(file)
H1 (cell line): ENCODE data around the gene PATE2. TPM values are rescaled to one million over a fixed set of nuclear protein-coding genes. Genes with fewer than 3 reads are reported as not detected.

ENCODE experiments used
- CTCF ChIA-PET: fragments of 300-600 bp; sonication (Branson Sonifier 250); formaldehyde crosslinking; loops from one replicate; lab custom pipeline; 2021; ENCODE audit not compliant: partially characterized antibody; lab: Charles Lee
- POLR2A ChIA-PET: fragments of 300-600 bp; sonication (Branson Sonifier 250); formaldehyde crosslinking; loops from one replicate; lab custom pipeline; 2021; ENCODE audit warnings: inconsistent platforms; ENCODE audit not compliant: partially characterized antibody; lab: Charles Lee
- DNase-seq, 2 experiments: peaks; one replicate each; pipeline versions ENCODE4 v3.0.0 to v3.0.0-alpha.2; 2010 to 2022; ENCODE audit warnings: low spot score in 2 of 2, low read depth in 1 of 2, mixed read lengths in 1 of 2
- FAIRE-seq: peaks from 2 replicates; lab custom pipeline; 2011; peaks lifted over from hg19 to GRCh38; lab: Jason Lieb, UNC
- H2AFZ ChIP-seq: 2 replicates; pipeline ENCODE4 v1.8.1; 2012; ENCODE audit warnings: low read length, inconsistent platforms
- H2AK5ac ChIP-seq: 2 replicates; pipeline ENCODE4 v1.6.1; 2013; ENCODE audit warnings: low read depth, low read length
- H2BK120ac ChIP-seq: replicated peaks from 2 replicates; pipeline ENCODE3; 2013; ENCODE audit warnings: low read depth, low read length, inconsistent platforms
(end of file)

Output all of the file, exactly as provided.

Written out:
H1 (cell line): ENCODE data around the gene PATE2. TPM values are rescaled to one million over a fixed set of nuclear protein-coding genes. Genes with fewer than 3 reads are reported as not detected.

ENCODE experiments used
- CTCF ChIA-PET: fragments of 300-600 bp; sonication (Branson Sonifier 250); formaldehyde crosslinking; loops from one replicate; lab custom pipeline; 2021; ENCODE audit not compliant: partially characterized antibody; lab: Charles Lee
- POLR2A ChIA-PET: fragments of 300-600 bp; sonication (Branson Sonifier 250); formaldehyde crosslinking; loops from one replicate; lab custom pipeline; 2021; ENCODE audit warnings: inconsistent platforms; ENCODE audit not compliant: partially characterized antibody; lab: Charles Lee
- DNase-seq, 2 experiments: peaks; one replicate each; pipeline versions ENCODE4 v3.0.0 to v3.0.0-alpha.2; 2010 to 2022; ENCODE audit warnings: low spot score in 2 of 2, low read depth in 1 of 2, mixed read lengths in 1 of 2
- FAIRE-seq: peaks from 2 replicates; lab custom pipeline; 2011; peaks lifted over from hg19 to GRCh38; lab: Jason Lieb, UNC
- H2AFZ ChIP-seq: 2 replicates; pipeline ENCODE4 v1.8.1; 2012; ENCODE audit warnings: low read length, inconsistent platforms
- H2AK5ac ChIP-seq: 2 replicates; pipeline ENCODE4 v1.6.1; 2013; ENCODE audit warnings: low read depth, low read length
- H2BK120ac ChIP-seq: replicated peaks from 2 replicates; pipeline ENCODE3; 2013; ENCODE audit warnings: low read depth, low read length, inconsistent platforms